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To get first-generation students to college: Could the answer be…a bus?

Five years ago, Central Michigan University Director of Undergraduate Admissions Tom Speakman held a meeting with high school guidance counselors from around the state. The counselors wanted to get more of their students to college. Speakman wanted more students to consider CMU.

Guidance counselors told Speakman their school districts couldn’t afford to bring groups of students for campus visits.

“I said, ‘What if we subsidized the trip? Invite them to campus, interact with students, have a walking tour and a lunch?’

“They said, ‘Where do we sign up?’”

Paying for students to visit campus has become a remarkably simple and successful way for students from low-income, rural and first-generation families ‒ the kind of students who are least likely to visit a campus on their own ‒ to get a feel for college life.

The college visit is a rite of passage in many middle- and upper-income families. But teens from low-income families may not have the money or the means to tour campuses to help make their college decisions. Low-income students and students from rural schools enroll in college at far lower rates than the state average.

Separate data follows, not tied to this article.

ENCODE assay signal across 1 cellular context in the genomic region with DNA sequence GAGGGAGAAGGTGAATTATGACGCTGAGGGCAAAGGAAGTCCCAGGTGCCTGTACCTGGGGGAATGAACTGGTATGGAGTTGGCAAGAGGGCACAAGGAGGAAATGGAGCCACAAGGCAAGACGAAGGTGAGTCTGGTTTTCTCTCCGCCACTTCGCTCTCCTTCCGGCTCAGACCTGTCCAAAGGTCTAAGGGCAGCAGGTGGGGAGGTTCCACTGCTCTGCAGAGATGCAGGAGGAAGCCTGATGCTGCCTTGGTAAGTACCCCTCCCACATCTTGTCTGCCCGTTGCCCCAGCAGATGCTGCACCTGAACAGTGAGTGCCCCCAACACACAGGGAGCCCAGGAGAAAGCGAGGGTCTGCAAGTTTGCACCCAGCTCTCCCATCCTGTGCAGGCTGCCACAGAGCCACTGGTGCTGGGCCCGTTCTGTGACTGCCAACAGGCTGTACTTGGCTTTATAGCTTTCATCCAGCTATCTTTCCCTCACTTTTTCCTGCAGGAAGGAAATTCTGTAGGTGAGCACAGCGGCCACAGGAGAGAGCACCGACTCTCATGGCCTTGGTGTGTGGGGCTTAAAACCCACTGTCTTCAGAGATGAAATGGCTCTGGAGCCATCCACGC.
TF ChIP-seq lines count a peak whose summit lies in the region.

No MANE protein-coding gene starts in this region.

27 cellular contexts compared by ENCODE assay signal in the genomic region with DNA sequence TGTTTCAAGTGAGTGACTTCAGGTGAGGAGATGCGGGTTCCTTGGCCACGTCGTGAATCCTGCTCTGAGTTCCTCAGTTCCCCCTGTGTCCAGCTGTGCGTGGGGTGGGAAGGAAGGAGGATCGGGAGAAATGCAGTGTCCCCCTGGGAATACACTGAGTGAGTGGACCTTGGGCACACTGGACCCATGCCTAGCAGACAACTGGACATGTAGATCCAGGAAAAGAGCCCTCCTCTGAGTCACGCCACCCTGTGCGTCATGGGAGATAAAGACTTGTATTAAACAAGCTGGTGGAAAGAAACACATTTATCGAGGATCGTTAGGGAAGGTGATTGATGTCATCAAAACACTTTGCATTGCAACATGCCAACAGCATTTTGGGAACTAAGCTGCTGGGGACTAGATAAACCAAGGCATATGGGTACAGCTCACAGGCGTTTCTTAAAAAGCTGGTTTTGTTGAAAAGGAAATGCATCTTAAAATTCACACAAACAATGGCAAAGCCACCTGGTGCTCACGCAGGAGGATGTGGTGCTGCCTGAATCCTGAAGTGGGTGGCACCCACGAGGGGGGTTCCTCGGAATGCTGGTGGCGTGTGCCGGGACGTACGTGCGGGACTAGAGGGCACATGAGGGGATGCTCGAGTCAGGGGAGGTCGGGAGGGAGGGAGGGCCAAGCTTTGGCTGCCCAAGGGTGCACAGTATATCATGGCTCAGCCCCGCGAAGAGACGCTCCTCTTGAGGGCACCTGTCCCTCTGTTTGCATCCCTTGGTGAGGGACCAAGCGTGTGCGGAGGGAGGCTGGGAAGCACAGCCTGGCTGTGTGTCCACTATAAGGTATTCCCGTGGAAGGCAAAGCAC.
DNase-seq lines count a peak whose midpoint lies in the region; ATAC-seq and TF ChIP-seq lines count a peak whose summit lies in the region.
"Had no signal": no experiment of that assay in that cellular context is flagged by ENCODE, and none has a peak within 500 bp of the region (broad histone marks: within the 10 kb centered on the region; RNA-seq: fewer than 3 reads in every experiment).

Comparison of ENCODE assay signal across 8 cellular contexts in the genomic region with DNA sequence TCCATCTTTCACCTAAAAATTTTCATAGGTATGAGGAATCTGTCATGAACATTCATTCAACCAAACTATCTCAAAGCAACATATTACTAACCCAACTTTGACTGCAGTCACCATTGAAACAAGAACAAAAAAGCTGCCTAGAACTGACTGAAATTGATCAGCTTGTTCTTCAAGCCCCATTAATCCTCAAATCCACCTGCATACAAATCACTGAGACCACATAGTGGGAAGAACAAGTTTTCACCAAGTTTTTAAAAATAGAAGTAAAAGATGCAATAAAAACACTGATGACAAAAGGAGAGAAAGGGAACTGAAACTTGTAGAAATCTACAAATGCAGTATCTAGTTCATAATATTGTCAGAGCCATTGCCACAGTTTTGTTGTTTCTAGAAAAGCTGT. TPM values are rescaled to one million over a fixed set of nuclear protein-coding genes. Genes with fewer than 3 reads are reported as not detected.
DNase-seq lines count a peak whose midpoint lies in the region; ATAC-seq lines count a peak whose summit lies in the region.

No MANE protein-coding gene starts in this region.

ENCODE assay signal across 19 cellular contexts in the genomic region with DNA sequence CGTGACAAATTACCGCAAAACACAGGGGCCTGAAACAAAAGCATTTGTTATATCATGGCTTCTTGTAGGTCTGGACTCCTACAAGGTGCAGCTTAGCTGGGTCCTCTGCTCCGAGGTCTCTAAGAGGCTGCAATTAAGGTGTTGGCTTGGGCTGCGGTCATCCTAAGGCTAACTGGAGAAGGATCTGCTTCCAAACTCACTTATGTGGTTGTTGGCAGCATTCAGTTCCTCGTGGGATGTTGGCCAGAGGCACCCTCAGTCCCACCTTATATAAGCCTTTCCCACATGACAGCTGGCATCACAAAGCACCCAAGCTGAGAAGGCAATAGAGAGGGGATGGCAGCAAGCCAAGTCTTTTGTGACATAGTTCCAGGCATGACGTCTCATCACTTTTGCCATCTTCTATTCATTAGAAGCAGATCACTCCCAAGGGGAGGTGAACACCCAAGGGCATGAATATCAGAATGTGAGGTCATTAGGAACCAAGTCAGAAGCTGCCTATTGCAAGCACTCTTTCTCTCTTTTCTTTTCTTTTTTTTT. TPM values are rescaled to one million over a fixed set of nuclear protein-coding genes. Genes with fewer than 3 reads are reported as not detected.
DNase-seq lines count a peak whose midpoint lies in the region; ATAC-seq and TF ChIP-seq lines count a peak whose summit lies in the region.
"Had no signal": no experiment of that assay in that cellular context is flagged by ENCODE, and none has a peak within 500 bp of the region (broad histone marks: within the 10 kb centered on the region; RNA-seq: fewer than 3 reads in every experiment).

In the 2017-18 school year, CMU hosted 260 high school bus trips, allowing roughly 10,000 students to tour its campus.

Besides visits from schools across Michigan, “we’ve had bus trips from Chicago, from northern Indiana, from Toledo and Bowling Green,” Speakman said. “If they come in a school bus, we cover all the expenses. If they charter a bus, we pay 50 percent.”

The cost to CMU is between $110,000 and $120,000 a year.

Last year alone, 400 students who visited Central Michigan on a high school bus trip enrolled at the Mt. Pleasant campus.

“Figure tuition, room and board for 400 students,” and it’s safe to say CMU benefits at least as much as the school districts, Speakman said.

“We’re trying to make the college visitation experience all the more worthwhile and make it so it doesn’t tax the (high) schools’ budgets,” Speakman said. “It’s a great opportunity to reach first gens (students whose parents didn’t attend college) who have never been on a campus.”

Marlette Public Schools in Sanilac County and the Sanilac County Community Foundation have both packed buses with high school students for CMU tours.

“Goodness gracious, if you (subsidize) one bus for $500, you’re earning that off one student if they come there, and you can get 40 or 50 (potential students) there!” said Melissa Anderson, director of the Community Foundation in Sanilac. “CMU is leading the way on this. I’ve not seen it from other large universities. If I were to challenge other universities on one thing, it would be to make that available to rural areas.”

Anderson said she believes if Michigan universities can get more low-income, first-generation teens onto college campuses for visits, more will see college as a viable option.

“If people who have never seen success can break out of their bubble, there can be a ripple effect for the next generation,” Anderson said.  “I don’t care how much money you spend, if you can change one kid’s outlook on life, mission accomplished.”

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